The Debt Issue, Part 2

After last week's wild and crazy market action, all of us at Cabot are looking forward to a return to relative calm ... and then the new bull market.
And how do I know there will be a new bull market?
I know it because the century-plus chart on my wall tells me it has always been so.
I know it because last Thursday and Friday's action revealed the presence of enormous pent-up buying power.
I know it because there are more than a dozen stocks acting very well today, stocks with rapid growth of sales and earnings, with strong price charts, and with powerful trends of institutional accumulation.  (Note: They're not the stocks you came to know and love in the last bull market.)
And I know it because despite its problems, the U.S. remains an excellent place for an entrepreneur to start a company that serves a hungry market.  It's an excellent place to take a company public, to tap the assets of institutional investors.  And it's an excellent place for individual investors who want a piece of that action.
So at Cabot, our growth-oriented editors are researching, analyzing and waiting at the starting gate for the beginning of the next bull market, which could come soon.  I hope you'll enjoy it with us; it'll be fun.
Worried About Debt

In the meantime, I remain worried about debt.
Two weeks ago I wrote here about the massive buildup of both government and individual debt in last 70 years. I noted that this bubble of debt appeared to have popped in the past year.  And I speculated that a very long (decades-long) period of debt shrinkage and balance sheet improvement might be in the cards.  Then I asked for your opinions.
Since then, the chickens have come home to roost.  We've seen more than a few institutions laid low by imploding debt.  We've seen a massive transfer of debt (and assets) from the private sector to the public sector.  And now we've got tighter credit markets (not a bad thing).  We've got more unemployed mortgage bankers, credit analysts, debt-swap experts, and their ilk (also not bad, especially according to my first correspondent below).  And we've got some pretty scared Americans!  Read on.
Letters From Readers

Hello Timothy,
"With respect to Fannie/Freddie, I agree.  Ditto with respect to debt in USA.
"Here's another chestnut to roast over an open fire (so what if it's not December).  Bean counters and politicians tend to count all jobs as being equal.  In reality, some jobs have a positive impact on the economy, while others have a negative impact.

"At the negative end of the scale, we pay people "just in case."  Fire and EMS personnel sit at the station house until the bell rings.  Then they go out and put their lives on the line.  Frankly, I consider the portion of my tax money that is spent on the local Fire Department to be a good investment.  Police Departments belong in a similar category.  Insurance is also a "just in case" situation.  If all of us put money into a pot, then one of us who has a disaster can be made whole.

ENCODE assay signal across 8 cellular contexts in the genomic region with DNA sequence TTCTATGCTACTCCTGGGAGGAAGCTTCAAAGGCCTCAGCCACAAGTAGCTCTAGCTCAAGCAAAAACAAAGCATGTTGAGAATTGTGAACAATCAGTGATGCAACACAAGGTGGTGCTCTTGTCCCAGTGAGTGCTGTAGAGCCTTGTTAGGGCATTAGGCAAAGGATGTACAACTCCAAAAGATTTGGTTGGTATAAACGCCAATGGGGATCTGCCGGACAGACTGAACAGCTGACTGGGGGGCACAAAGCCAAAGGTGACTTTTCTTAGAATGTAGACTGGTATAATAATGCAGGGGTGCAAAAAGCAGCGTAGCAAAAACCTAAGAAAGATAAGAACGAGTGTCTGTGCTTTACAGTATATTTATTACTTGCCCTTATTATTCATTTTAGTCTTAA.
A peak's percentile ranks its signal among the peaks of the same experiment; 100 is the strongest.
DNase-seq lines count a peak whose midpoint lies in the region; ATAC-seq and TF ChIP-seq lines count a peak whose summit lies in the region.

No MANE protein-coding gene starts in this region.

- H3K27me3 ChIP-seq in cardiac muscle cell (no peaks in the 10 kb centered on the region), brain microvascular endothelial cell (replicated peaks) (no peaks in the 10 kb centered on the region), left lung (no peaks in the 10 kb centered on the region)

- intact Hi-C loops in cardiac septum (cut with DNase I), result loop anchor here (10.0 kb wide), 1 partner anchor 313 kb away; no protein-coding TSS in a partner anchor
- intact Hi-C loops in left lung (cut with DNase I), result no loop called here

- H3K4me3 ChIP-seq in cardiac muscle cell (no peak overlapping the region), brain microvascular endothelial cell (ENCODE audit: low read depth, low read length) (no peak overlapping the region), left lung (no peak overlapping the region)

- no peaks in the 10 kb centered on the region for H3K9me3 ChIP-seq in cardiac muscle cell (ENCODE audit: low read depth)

"But the overhead associated with collecting money for the pot, and figuring out how to avoid paying policyholders with money from the pot is costly.
"I submit that lots of money spent by our governments (at all levels) for all sorts of activities also has a negative impact on the economy.  For example, I am hard pressed to figure out what our State and Federal Departments of Education do to justify their existence.  And why do our Federal tax laws have to be so complicated that not even the IRS can figure out what the tax laws really mean?  In 2006, some sage figured out that American taxpayers spent $160 BILLION to prepare our tax returns.  And how much does the IRS spend to process those tax returns?
"At the other end of the scale, those folks working in four special categories (my fab four) contribute far more to the economy than just by spending their [after tax] paychecks.  They are: (1) Manufacturing; (2) Farming; (3) Exploiting natural resources; and (4) Creating intellectual property.  Manufacturing jobs convert some kind of raw material into a product of value.  The kid who gets paid minimum wage to convert half a buck's worth of beef 'n' bun into a $4 sandwich is doing more for the economy than the exec who draws $20 million per year to run an insurance company.  It's about adding value.  We ought to glorify the kid, rather than excoriate him for taking a dead-end job that anyone can do.
"The rest of us fall somewhere in between.  The sad fact is that as our economy becomes increasingly service-oriented, those working in fab four jobs can't increase the total amount of money in the pot if the rest of us are simply stirring the pot, or sucking money out of the pot.
"Think about these concepts for a while.  Then think about where current economic trends are leading us.   I'm frightened."
Bruce Bardes
"Tim, Keep pounding on this issue! I'm amazed that more people in the investment business don't realize the seriousness of this problem, which in my mind, is right up there with energy, as one of the most pressing confounding problems of our times."